To long-time West Coast anglers, halibut fishing means 10-ton weights and power-trolling all the livelong day. Don’t believe it. For kayakers there are better ways.
Our sneaky little launch-anywhere boats are ideal halibut-catching craft. For starters, we’re not going anywhere fast and know it. We have no choice but to slow down and thoroughly fish a given area. It’s a tremendous advantage, because halibut are generally not far-ranging in the scope of a fishing session. Instead, groups of flatties collect along certain depth contours and structures. Find one, you’ve found many.
Then there are the nooks and crannies only the rare power boater visits—exclusive halibut fishing holes for kayak anglers. Sandy kelp edges and lanes are prime examples. They’re fine places to dangle a live sardine or work a plastic swimbait.
How about a surfin’ safari? Halibut come in tight to spawn in spring and then again in fall. Daring kayakers can get them just beyond the breaking surf. Better keep your head on a swivel!
Of course, kayak anglers can also venture into most places the power boat fleet fishes, from shallow bays to deeper water offshore. Just modify the techniques accordingly. Let’s take a closer look at targeting these tasty sportfish.
X Marks the Halibut
Halibut are ambush predators that hide themselves in the sand. They need structure too; that’s where the food is. Pay special attention to sandy patches up against rocks or around kelp, and watch for drop-offs that attract bait.
Because halibut tend to cluster in hot zones, work a single depth contour at a time. Once you find one, stay in the area.
One Fish, Many Baits
In California live bait is a mainstay, accounting for most halibut catches. Break out a fiver and buy it from a barge or jig up a bunch of mackerel. The basic live bait setup consists of a sliding sinker or three-way swivel, usually paired with a two-hook stinger or halibut rig. Many anglers feel halibut are touchy biters, and fish them with their reels in free spool. It needn’t be so. Use a treble for the tail hook and keep your reel engaged. Hook-ups will soar.
Fish live bait on the drift or a very slow troll and with as little weight as possible. Other natural baits fall more into the previously frozen variety, such as sardines or squid. Salmon bellies are an Alaska favorite.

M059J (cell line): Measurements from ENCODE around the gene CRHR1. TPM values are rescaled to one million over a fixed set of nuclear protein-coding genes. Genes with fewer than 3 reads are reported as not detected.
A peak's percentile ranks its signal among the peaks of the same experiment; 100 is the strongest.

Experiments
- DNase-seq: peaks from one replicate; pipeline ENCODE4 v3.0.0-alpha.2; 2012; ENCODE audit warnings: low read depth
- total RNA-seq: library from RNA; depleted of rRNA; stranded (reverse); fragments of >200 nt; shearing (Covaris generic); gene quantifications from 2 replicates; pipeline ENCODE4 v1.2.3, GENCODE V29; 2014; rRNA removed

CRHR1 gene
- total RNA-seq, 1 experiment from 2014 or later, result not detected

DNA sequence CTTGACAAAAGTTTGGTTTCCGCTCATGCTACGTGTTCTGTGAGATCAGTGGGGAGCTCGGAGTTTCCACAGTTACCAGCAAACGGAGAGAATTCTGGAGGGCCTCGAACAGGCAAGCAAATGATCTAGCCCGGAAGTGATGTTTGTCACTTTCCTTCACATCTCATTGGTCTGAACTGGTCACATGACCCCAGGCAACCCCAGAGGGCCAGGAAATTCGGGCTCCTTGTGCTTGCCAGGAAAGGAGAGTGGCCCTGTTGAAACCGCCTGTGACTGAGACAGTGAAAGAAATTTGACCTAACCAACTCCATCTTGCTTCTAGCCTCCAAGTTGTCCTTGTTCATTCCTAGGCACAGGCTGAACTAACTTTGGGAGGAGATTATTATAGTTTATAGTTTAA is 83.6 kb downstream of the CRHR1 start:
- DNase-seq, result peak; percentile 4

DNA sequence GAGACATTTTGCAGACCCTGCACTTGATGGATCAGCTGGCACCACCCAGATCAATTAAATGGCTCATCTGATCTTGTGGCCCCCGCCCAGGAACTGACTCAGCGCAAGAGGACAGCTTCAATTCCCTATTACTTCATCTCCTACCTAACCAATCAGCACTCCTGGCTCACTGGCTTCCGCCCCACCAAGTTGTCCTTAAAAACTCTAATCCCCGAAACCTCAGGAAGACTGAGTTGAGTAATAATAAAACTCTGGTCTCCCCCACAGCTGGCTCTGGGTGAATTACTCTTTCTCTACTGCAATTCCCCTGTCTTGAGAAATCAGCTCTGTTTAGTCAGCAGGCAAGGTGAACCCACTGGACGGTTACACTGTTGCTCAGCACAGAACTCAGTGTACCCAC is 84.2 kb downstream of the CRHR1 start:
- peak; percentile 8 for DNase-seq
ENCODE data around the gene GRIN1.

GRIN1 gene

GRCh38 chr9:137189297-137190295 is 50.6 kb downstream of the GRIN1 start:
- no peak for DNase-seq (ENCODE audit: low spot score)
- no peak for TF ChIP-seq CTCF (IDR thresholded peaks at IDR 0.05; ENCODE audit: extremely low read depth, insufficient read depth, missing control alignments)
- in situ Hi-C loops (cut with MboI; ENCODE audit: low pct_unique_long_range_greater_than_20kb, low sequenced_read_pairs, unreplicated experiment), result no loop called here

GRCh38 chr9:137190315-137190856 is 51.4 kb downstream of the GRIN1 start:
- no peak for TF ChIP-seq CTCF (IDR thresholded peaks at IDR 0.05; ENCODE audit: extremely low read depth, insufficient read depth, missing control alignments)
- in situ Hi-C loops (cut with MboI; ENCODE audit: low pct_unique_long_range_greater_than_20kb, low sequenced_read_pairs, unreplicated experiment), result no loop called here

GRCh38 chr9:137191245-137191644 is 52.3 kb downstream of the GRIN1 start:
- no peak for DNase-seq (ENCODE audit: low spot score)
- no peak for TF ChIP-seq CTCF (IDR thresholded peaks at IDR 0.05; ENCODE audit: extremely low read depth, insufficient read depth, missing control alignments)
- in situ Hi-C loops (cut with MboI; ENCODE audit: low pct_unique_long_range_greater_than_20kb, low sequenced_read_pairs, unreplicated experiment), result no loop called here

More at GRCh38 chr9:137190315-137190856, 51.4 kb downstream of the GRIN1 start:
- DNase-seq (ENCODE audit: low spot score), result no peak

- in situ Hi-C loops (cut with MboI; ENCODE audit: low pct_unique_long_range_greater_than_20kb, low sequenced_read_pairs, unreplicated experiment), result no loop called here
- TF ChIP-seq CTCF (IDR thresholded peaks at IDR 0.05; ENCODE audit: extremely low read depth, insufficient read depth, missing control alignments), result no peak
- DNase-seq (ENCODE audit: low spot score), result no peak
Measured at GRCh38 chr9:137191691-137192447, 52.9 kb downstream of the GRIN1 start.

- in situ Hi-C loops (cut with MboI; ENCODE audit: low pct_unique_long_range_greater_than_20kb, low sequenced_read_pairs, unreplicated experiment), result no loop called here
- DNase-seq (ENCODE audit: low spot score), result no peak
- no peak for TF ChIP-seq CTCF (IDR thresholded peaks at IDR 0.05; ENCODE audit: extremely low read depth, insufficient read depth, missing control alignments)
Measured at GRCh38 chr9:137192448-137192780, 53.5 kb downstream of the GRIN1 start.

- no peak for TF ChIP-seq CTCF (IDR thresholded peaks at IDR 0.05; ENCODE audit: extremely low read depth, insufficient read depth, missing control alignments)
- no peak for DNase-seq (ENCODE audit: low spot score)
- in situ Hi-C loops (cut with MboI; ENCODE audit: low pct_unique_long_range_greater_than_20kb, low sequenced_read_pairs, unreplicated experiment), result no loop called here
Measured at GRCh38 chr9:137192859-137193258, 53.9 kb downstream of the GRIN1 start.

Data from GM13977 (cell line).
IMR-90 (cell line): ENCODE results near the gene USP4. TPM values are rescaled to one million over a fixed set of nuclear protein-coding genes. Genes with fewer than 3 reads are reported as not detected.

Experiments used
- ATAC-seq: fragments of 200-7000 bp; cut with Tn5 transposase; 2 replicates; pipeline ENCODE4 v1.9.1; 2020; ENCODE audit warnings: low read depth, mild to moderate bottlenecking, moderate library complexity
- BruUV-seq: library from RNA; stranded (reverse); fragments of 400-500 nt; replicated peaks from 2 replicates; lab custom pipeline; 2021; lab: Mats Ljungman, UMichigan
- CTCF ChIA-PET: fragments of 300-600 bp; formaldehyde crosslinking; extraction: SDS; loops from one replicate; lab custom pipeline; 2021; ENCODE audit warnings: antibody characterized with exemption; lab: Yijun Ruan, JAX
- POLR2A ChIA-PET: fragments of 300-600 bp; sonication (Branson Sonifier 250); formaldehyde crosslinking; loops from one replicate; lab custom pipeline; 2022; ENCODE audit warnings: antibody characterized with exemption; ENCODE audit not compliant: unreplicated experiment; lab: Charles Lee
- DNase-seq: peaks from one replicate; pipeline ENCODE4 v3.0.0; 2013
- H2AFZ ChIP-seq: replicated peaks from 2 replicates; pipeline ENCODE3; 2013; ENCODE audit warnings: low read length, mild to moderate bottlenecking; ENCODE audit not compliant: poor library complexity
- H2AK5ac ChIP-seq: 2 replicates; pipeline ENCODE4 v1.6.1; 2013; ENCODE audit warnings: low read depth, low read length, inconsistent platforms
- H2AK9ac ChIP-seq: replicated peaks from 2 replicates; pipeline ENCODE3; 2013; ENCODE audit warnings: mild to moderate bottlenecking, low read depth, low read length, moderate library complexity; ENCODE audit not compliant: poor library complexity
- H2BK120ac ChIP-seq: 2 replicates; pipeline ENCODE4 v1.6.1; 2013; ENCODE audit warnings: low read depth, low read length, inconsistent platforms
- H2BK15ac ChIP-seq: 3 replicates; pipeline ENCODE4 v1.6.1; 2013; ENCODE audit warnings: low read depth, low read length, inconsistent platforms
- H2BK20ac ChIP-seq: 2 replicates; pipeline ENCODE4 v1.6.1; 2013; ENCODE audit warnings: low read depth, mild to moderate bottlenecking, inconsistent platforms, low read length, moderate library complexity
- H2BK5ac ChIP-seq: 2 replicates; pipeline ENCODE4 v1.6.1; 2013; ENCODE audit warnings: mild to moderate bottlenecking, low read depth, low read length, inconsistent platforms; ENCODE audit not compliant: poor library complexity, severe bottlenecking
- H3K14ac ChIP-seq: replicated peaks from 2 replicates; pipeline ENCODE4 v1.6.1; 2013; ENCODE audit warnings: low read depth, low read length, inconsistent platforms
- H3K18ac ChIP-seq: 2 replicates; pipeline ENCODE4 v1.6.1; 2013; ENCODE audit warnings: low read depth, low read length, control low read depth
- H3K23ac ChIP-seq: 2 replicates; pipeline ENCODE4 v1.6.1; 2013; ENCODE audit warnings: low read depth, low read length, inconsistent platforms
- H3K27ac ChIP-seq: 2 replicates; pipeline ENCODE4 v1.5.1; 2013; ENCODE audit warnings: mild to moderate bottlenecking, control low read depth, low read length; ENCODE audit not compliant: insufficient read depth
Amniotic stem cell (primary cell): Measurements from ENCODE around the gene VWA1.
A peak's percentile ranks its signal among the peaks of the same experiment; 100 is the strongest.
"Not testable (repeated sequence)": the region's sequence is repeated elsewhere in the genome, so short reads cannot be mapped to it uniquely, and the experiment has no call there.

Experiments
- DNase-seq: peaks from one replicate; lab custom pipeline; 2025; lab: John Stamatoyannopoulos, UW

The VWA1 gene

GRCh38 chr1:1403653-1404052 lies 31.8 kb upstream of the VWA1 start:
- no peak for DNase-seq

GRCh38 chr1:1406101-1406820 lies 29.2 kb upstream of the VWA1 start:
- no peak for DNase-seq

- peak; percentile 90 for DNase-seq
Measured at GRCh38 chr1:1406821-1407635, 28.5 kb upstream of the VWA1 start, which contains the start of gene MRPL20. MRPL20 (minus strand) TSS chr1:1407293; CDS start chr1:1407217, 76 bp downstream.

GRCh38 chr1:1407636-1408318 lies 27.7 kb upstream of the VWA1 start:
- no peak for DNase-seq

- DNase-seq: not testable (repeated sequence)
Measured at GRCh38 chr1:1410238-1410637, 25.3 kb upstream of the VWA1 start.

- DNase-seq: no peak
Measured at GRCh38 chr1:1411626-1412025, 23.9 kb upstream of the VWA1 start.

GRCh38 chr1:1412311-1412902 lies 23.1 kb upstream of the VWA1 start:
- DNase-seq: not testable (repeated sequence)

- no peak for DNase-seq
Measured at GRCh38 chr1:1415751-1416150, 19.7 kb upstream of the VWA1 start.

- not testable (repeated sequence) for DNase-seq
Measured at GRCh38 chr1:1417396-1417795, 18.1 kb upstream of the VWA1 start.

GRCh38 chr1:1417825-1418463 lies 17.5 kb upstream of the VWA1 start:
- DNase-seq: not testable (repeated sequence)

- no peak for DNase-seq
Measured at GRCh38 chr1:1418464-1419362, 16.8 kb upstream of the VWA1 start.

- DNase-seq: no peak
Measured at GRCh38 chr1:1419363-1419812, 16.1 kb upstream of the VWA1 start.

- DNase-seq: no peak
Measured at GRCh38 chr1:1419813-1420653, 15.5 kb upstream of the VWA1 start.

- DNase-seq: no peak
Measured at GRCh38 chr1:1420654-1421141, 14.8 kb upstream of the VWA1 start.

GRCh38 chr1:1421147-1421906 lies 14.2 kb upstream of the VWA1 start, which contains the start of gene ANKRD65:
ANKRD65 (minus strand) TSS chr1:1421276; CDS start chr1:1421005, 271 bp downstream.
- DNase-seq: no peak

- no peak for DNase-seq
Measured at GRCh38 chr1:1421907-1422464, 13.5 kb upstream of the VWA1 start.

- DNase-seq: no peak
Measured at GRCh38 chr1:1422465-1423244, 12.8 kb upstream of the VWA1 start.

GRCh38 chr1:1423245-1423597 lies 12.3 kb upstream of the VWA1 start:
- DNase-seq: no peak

Artificial baits work too, and they’re always available. Hungry halibut snap up plastic swimbaits and grubs worked slowly just above the bottom. In the shallows, try saltwater plugs. They’re great for covering distance.
The End Game
Once hooked, halibut aren’t the sharpest knives in the drawer. Fight them on a loose drag. As long as an angler doesn’t rush a contest, once at kayak-side they’ll often become docile. Keep them calm by leaving their heads in the water, even when gaffing and securing fish you plan to keep. ‘Butts are notorious for playing possum. Get landed fish safely secured below decks or tied off, because there’s no telling when one will go nuts. Halibut are all muscle; a large fish can do significant damage or even escape, and then it’s bye-bye fish dinner.
Battle with the Beast
Everything’s bigger in Alaska. Take Ketchikan Kayak Fishing guideHoward McKim, a mountain of a man. Before scoring a 400-pound salmon shark sleigh ride last year, he matched up with another sort of nigh-inconceivable whopper.
While fishing with salmon bellies across the Tongass Narrows in 2003, he hooked a monster. “I could hardly gain an inch on the sheer weight of this thing,” McKim said. An hour later, a huge shadowy form emerged beneath his ‘yak, far too big and dangerous to land solo. No problem; the burly frontiersman simply towed the beast two hours up-current, finally beaching his behemoth on a nearby island. It pegged the scale at 183 pounds. That’s a lot of fish sticks!
The West’s largest species of flatfish come in a couple of delicious flavors. The smaller California halibut ranges from Washington all the way down to southern Baja. The average kayak catch weighs in at 8 to 10 pounds. Anything over 30 is a serious fish. They max out at 70 pounds. The mighty Pacific halibut is another story. Most common from San Francisco north to Alaska, some of these “barn doors” reach a quarter ton. Hearty northerners go after the “chickens”—manageable and tasty 20- to 30-pounders.
Paul Lebowitz is a kayak fishing writer and the inaugural president of the KayakFishing Association of California.